Peter is broadcasting his radio show from the Food & Wine Classic in Aspen, Colorado at The Little Nell this weekend.
Aspen is an outdoor-lover’s paradise, a foodie’s delight, and a place to see and be seen among the beautiful people.
But you don’t have to be a celebrity or a millionaire to enjoy the happenings in this tiny town (only half a mile wide and one mile long).
Read on to find out where the locals like to eat, drink and play.
Diane Tegmeyer, Freelance Writer
Although everyone should take the bus to capture the requisite photo of Maroon Bells, Tegmeyer recommends sticking closer to town to experience some beautiful hikes. Hunter Creek Valley is located just east of town, and offers access to a variety of trails including the Hunter Valley Trail. Technically, you can hike all the way to Vail!
Stop by any outdoor store in Aspen to pick up trail maps, which are crucial for hikers of all levels.
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It’s not easy to find cheap eats in Aspen, but it is possible to find great value. On the Hyman Avenue Mall, head down a flight of steps to Zocalito Latin Bistro, where locals gather for authentic Latin American cuisine. And here’s a tip: between 9 p.m. and 10 p.m. bar food and drinks are half off!
If classic Mexican is more your style, Su Casa—also on Hyman—is the place to be. Finding it requires the help of a local, as it’s located at the bottom of a flight of stairs. After dinner, just head next door to the party at Eric’s Bar. “I don’t actually know Eric’s last name,” admits Tegmeyer. “Everyone calls that area ‘Eric’s World.”
For a real budget treat, just grab a seat by the Popcorn Wagon. Literally, it’s a big red wagon serving up soul-satisfying sweet and savory crepes, sausages, popcorn, and more—all at very un-Aspen-like prices.
Aspen is packed with both upscale and quirky little galleries, so just start walking around the square and poke through the small alleys. One space that visitors often overlook is the Aspen Art Museum (www.aspenartmuseum.org) on Mill Street, just across the street from the post office. It’s not easy to find, but once you enter, you’ll find two floors featuring an eclectic mix of artists. Frequent art talks and hands-on workshops keep the locals coming.
Of course, you can find the Pradas and the Guccis around town, but Aspen also has its selection of funky, independently-owned clothing stores. Check out the wares at places like Blue Phoenix (www.bluphoenix.com) on Hopkins Avenue, Nuages on Cooper Avenue, and Distractions (www.imeldasaspen.com).
Bennett Bramson, Fleisher Company EcoBroker and business consultant
For a hiking adventure, take the RFTA bus to Maroon Bells and then hike the trail past the Bells to Crater Lake—a good four-hour roundtrip walking adventure. Away from the crowds and in the early morning, you may come across beaver, deer, elk, and marmots. Be wary—you may also spot an occasional bear, bobcat, coyote or cougar.
Be on the lookout for tracks, animal droppings … and wild strawberries. Most importantly, bring water for each hiker, a trail map, and a jacket. The weather and temperature can change abruptly with 30-degree temperature variations … even mid-summer. (Aspen has been known to get snow in July.)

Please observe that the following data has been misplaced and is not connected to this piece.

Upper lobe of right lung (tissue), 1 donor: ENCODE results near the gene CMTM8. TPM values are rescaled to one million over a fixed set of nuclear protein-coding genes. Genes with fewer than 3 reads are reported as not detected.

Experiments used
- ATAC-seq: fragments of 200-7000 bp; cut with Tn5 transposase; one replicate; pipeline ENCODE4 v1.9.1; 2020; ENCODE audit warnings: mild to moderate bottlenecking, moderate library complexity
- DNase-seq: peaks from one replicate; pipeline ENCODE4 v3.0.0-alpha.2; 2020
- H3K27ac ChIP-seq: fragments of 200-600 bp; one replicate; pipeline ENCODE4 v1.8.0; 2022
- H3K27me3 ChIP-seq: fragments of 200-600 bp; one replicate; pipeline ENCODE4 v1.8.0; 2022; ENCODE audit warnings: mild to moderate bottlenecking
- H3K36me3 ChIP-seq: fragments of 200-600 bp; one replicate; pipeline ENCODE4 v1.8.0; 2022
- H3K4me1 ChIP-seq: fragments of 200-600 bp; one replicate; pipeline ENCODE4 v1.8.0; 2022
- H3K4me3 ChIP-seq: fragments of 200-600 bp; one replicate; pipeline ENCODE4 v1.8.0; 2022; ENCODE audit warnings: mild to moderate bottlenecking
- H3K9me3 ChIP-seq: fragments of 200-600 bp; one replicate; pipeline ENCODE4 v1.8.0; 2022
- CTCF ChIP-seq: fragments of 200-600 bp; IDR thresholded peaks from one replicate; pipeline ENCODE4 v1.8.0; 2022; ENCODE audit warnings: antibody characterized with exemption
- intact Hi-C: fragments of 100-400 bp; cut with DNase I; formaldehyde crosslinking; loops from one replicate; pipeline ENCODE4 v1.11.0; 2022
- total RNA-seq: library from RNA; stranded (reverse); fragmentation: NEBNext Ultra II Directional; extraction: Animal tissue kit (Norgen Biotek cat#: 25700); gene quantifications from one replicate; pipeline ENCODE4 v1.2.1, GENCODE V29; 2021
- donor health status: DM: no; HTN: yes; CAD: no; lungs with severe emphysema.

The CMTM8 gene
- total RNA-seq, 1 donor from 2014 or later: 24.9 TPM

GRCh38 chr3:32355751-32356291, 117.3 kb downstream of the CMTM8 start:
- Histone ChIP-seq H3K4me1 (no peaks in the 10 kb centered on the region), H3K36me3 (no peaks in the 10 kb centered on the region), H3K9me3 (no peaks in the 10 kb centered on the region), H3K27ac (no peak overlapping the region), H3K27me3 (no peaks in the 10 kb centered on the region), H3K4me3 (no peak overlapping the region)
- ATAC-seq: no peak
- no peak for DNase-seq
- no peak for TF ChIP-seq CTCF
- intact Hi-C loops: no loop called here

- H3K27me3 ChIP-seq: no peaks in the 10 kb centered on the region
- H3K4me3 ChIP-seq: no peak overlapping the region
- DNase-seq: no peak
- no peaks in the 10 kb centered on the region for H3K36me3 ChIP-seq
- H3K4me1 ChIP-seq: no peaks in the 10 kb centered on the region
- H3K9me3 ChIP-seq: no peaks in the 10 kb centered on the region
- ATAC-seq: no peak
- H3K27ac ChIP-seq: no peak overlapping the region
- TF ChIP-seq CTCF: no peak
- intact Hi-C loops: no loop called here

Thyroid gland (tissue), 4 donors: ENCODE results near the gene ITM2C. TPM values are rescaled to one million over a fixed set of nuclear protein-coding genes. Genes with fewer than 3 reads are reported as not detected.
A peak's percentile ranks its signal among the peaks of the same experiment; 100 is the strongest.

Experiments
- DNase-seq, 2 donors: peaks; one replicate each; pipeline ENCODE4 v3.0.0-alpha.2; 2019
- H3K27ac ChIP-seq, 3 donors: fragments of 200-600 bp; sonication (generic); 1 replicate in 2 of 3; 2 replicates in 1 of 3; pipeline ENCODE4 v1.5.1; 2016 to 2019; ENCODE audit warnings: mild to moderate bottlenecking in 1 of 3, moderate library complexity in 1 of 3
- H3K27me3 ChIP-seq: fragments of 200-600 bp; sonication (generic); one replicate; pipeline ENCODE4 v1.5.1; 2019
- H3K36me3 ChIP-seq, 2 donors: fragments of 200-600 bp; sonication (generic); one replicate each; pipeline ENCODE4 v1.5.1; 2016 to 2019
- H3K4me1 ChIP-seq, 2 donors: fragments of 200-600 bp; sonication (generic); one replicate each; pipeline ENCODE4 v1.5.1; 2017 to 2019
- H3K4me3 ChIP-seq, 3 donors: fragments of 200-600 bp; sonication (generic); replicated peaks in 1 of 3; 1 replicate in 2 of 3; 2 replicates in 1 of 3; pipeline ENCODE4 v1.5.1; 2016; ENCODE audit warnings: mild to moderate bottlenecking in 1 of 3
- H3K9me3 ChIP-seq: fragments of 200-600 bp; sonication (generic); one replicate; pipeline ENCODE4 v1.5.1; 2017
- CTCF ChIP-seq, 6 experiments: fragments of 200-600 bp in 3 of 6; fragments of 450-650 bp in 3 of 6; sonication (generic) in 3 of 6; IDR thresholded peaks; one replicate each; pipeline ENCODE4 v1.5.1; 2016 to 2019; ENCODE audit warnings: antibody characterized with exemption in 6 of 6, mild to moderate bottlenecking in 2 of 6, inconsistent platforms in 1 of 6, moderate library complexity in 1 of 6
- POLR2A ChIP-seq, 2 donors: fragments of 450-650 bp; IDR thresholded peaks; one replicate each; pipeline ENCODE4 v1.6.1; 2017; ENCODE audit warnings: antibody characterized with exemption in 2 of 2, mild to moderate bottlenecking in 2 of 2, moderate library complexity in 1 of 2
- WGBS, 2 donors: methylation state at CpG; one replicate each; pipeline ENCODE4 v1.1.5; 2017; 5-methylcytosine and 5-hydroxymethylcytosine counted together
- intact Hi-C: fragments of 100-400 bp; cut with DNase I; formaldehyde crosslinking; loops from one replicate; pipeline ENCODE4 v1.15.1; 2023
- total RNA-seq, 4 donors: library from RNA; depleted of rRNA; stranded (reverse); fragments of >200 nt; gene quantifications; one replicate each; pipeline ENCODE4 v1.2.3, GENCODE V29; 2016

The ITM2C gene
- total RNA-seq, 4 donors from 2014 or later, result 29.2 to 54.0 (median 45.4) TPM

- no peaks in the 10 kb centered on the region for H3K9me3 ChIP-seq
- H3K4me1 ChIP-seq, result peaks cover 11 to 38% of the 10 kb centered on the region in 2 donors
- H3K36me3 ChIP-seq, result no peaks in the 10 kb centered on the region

For incredible hiking, biking, and horseback riding outside of the Aspen core and tourist sites, make a visit to the St. Benedict Monastery in Old Snowmass, and hike the top of Gateway (you can go all the all the way to Mount Sopris if you’d like). No tourists, great views, and trails from easy to moderate. You’ll meet some really nice people and their dogs too (I’ll be there with Panda, Monty and Jameson).
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Locals will often escape the noise and crowds of the downtown core and head to Hickory House (Hic House, to locals). Located right off the S-curves at Aspen’s entrance, Hic House offers some of the country’s finest, award-winning barbecue (that’s right, in Aspen, Colorado). Hic House uses their secret recipes to slow smoke the ribs, pork, beef, and chicken, which are complemented by excellent sides, huge salads, and drinks to boot.
And, for a real stomach expander, try Hic House for breakfast: Gigantic portions, priced right makes this a real local’s favorite year-round. (Hint: Share the pancakes because the order of two fills an enormous plate.)
For its small size, Aspen has more cultural activities and venues per capita than most larger cities. One place locals frequent is Belly Up (www.bellyupaspen.com), an upscale music venue with ample food and drinks. Located just off the Cooper Avenue Mall and Durant, Belly Up brings an eclectic mix of world renowned performers, emerging acts, and local musicians. Owned by local Bill Goldberg (brother of former WWE world champion wrestler, Goldberg), Belly Up is clean, cool, and casual, and it even hosts music for those under 21, with a special “no drinking” stamp.
The closest thing Aspen has to a “County Fair” is the Aspen Rotary Club’s Annual Ducky Derby (www.duckyderby.com). A full day of fun, festivities, games, booths, prizes, food, music, and a great silent auction, the day is highlighted by one of the country’s largest “duck” races, as the club floats 30,000 adopted rubber ducks down the Roaring Fork River. Winners get cash prizes (including a chance to win $1 million) and the day is a blast. Always held the second Saturday in August, the tourist crowds have begun to wane and it’s a great place to hang with the locals.
For more information, check out Peter’s radio show from Aspen–find out about the guests here.
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